Last Thursday, as part of his order for televised coverage of his anti-Proposition 8 show trial, Judge Vaughn Walker ordered “the transmission of these [trial] proceedings on a delayed basis to YouTube, for purposes of posting on the Internet so the proceedings can be made generally available.” (Official Transcript for Jan. 6, 2010, at 17:6-8.) Walker had his court’s IT expert explain to the parties in open session that “we’ve started up a YouTube channel”—“The YouTube address right now is youtube.com/usdccand … it’s like U.S. District Court California Northern District”—and that “Our intent is to upload the entire thing.” (6:9, 8:21, 9:3-5).
In the immediate aftermath of the Supreme Court’s interim order yesterday barring Internet broadcasting of the trial, Walker, who evidently remains as fervent as ever in his desire to televise the trial, tried to put lipstick on his pig by purporting “to clarify” a point:
What the Court [i.e., Walker] has contemplated and what the Ninth Circuit pilot project contemplates is a posting on the Northern District of California website. It is not a Google YouTube posting that may be commonly understood. Rather, that service is under consideration as a conduit for posting an audio and visual feed pursuant to a contract that the government has with that service.
(Official Transcript for Jan. 11, 2010, at 10:1-9.)
Set aside Walker’s disingenuous effort to recast his latest change of course as a clarification. The cosmetic change that Walker is now proposing is substantively meaningless. It has zero bearing on the concerns that warranted the Supreme Court’s order.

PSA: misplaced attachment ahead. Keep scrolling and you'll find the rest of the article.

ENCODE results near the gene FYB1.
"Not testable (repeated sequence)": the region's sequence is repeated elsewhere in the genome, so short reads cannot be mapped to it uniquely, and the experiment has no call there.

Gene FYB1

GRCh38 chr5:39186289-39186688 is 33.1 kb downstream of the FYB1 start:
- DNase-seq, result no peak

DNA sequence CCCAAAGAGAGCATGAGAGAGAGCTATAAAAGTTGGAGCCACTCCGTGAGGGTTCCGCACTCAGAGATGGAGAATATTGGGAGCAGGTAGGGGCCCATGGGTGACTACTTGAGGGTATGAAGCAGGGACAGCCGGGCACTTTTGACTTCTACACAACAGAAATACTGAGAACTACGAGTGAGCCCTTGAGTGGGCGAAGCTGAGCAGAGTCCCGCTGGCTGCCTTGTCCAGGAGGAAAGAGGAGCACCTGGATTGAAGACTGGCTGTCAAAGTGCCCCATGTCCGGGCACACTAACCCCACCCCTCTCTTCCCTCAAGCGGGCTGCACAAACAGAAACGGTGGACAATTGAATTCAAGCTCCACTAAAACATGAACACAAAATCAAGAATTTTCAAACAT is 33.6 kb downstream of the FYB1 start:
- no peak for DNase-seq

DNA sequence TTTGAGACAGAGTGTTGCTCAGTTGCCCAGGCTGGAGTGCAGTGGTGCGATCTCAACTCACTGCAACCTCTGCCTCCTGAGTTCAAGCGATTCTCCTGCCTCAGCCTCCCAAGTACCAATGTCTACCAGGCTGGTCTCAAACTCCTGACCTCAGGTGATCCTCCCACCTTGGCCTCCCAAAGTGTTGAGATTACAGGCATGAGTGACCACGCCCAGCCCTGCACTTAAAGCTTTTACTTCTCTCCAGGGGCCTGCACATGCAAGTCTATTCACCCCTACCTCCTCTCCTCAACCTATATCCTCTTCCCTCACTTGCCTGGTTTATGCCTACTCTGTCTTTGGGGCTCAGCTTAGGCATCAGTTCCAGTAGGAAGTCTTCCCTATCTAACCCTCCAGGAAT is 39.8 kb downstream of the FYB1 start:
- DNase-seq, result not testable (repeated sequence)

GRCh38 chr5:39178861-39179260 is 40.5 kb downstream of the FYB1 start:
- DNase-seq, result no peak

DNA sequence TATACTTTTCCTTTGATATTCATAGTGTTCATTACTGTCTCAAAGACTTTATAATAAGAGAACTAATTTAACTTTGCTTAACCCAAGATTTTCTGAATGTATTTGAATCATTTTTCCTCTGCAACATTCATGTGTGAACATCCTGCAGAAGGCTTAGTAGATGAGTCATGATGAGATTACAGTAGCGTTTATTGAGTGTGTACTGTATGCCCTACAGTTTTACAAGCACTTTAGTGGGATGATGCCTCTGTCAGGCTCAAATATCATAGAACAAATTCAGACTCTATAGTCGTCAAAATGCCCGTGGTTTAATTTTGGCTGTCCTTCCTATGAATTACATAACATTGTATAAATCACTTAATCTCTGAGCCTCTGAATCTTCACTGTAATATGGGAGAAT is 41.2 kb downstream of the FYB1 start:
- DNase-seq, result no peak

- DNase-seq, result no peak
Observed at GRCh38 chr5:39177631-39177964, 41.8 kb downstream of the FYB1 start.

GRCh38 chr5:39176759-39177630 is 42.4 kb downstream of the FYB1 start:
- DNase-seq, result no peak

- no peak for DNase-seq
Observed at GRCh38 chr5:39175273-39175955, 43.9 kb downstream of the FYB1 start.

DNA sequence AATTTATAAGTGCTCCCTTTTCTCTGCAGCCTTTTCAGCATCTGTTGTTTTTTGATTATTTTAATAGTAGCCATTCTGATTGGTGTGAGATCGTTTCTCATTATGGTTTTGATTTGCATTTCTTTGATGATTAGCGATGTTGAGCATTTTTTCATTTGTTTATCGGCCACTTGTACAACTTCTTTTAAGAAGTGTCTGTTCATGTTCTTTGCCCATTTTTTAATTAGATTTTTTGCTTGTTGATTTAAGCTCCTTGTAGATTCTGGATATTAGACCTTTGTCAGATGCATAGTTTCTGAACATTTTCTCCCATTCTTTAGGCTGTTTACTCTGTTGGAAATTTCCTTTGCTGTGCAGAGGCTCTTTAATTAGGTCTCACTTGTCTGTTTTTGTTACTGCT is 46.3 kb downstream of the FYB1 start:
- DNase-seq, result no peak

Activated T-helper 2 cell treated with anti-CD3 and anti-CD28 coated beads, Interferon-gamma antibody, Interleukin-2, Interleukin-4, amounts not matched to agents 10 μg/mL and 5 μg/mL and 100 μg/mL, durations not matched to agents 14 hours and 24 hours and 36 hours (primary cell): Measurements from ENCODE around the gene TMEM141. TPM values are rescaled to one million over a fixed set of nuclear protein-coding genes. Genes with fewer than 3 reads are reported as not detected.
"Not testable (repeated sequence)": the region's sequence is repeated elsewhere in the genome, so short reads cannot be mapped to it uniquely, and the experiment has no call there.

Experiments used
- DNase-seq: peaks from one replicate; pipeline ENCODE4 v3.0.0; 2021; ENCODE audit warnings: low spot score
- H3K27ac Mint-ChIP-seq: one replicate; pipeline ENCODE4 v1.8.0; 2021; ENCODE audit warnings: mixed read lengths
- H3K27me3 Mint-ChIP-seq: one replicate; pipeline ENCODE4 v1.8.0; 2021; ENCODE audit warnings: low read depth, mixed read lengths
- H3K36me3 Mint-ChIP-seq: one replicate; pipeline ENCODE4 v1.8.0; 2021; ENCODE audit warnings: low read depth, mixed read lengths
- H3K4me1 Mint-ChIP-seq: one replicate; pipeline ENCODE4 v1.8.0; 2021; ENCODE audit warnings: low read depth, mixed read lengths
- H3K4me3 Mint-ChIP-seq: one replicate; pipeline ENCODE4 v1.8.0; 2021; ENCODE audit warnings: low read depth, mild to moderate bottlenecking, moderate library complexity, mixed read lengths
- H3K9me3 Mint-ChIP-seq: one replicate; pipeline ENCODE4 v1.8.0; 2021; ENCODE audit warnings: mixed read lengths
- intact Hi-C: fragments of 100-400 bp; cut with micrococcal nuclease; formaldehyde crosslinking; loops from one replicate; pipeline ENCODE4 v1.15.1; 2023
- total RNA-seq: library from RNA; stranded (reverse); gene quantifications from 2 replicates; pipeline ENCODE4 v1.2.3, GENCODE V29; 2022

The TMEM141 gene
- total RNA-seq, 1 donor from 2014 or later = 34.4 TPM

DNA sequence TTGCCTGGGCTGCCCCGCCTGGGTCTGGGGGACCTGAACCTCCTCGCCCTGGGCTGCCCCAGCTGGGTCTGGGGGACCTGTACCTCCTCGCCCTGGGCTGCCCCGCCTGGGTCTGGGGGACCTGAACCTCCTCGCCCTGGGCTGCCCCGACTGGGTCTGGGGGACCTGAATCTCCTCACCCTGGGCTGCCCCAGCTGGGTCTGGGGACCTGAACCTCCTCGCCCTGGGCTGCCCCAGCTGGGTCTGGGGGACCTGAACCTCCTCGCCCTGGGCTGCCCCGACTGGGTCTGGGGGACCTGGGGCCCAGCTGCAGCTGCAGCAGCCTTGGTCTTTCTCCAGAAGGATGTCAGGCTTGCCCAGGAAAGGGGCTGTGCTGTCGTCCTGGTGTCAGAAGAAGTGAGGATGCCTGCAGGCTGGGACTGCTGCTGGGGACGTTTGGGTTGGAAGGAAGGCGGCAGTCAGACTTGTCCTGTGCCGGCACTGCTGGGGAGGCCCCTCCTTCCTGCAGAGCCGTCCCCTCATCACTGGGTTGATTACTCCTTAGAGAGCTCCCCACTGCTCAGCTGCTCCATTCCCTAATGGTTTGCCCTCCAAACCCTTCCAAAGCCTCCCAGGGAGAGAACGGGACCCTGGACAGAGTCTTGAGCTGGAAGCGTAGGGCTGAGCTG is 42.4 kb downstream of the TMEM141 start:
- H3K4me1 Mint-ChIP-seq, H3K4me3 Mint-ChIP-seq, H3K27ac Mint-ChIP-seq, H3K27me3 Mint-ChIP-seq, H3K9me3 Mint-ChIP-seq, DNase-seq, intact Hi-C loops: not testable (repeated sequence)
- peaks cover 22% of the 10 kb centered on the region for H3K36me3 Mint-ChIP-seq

First, posting the video of the trial on the court’s website violates the version of the court’s Local Rule 77-3 that is lawfully in effect in exactly the same way that YouTube posting would. (See “Judge Walker’s ‘Immediate Need’ for a YouTube Circus—Part 2.”)
Second, posting the video of the trial on the court’s website presents exactly the same potential for abuse and harassment of witnesses and other trial participants that YouTube posting would. As a tech-savvy colleague informs me, posting on the court’s website, as compared to posting on YouTube, makes it at least as easy (and, depending on the format of posting on the court’s website, perhaps even easier) for anyone to splice and dice the video, post highlights, overlay the video with text or special effects, and make alterations. There remains, in other words, the same possibility that any particular excerpt of any witness’s testimony or any counsel’s statement, whether or not presented fairly, could “go viral.” And the potential for abuse and harassment of witnesses and other trial participants remains thousands, if not millions, of times greater than an ordinary unrecorded trial would entail. (Walker has shown himself either desirous of, or wildly reckless about, this potential for enhanced abuse and harassment, as I discuss in points 3 and 4 of “Judge Walker’s ‘Immediate Need’ for a YouTube Circus—Part 1” and in my essay “Staging a Show Trial on Same-Sex Marriage.”)
If Walker thinks that his meaningless cosmetic revision will trick the Supreme Court justices, he’s taking them for fools.